Pennsylvania Governor Tom Corbett will spend the early part of 2014 trying to revive his political career on issues like child abuse. Although Corbett lost a great deal of his credibility on the subject due to his connection to the Jerry Sandusky child sex abuse scandal, he now returns to the social issues that he built his career on as Attorney General. Unfortunately, his current efforts may not be enough as the ability to take action against child abuse is just as important as what action is taken.
Starting with ten pieces of legislation signed into law at the end of December, 2013, Corbett is well on his way to reforming how child abuse is defined, reported, and investigated. Through House Bill 726, Corbett managed to broaden the legal definition of child abuse to include essentially any form of simple assault in order to facilitate action by authorities. The current legislative efforts to implement the recommendations of Pennsylvania’s Task Force On Child Protection have also lead to stronger protections against false reporting and other technical issues.
Certainly, these steps and other legislative reforms will make it easier to address child abuse. That said, Corbett and our Assemblymen must ensure their revisions to existing laws are coupled with enhancements to our overall child welfare system. As such, they need to focus on how our government and communities address child abuse. In other words, they must be more proactive. The real problem is that child abuse is often either thoroughly ignored or allowed to reach a point where caregivers must be punished criminally and child victims are traumatized.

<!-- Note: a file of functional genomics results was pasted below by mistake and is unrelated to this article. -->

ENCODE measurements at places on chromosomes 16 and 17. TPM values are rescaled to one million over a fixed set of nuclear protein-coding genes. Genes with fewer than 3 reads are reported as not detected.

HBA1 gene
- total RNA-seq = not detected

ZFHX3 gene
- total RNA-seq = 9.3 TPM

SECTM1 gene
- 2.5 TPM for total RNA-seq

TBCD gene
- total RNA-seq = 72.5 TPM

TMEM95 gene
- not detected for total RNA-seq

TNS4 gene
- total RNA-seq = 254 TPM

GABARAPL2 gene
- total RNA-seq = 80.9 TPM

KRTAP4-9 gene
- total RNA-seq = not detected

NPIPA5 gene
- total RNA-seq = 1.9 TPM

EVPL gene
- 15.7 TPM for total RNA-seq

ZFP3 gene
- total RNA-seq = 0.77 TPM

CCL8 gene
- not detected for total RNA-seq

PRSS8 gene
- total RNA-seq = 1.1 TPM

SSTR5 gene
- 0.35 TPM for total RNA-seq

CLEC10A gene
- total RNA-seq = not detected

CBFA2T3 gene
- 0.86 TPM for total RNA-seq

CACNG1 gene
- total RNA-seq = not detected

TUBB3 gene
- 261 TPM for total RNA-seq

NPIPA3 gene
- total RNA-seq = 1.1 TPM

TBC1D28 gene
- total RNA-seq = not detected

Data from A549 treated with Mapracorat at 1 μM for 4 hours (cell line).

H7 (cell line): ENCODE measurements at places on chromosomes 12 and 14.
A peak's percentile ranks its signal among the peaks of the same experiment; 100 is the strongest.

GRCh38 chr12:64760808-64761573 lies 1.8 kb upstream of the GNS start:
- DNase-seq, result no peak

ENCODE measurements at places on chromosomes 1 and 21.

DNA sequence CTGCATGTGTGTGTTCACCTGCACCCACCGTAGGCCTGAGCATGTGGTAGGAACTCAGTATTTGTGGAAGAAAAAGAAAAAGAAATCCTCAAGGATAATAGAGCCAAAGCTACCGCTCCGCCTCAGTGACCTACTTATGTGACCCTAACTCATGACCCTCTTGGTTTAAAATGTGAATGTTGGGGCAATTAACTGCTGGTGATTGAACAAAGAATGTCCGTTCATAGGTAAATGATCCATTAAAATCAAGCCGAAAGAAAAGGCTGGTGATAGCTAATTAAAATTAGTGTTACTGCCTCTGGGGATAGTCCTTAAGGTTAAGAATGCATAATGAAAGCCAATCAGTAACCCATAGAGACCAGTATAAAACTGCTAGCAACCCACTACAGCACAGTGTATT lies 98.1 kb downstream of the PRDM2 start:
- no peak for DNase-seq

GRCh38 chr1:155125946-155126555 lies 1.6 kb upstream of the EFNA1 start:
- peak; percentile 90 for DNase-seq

Meanwhile, there are also cases where the Commonwealth overreacts to incidences where child abuse is not in play, thus destroying a struggling or otherwise healthy family. Accordingly, authorities need broader options for intervention to prevent child abuse and to address varying degrees of child abuse. Child abuse occurs for a myriad of reasons, including a caregiver’s history of being abused, extreme stress on a caregiver, and an inability of caregivers to cope with the burden of child rearing.
Unfortunately, Corbett is one political leader who has been guilty of stripping away public welfare funding, in spite of the failure of Pennsylvania’s economy to provide enough living wage jobs, thus he has helped create a situation where the potential for neglect and abuse is increased. He has also resisted the expansion of Medicaid and other social welfare programs, so he is unlikely to support programs that might provide counseling and a meaningful support network for potential child abusers and children at the near-abused stage.
Clearly, life threatening and extreme cases of child abuse demand immediate removal of children from their homes, but we also need a strong support structure that offers distressed caregivers training and advice on how to cope with given situations as well as material support when appropriate. Meanwhile, the herculean task of reforming our often-negligent social services system and our sometimes-abusive foster care system must be undertaken. Legislation redefining child abuse and offering minor tweets to current laws may help bolster Tom Corbett’s political career and give authorities greater room to act, but they are not enough to end child abuse in Pennsylvania.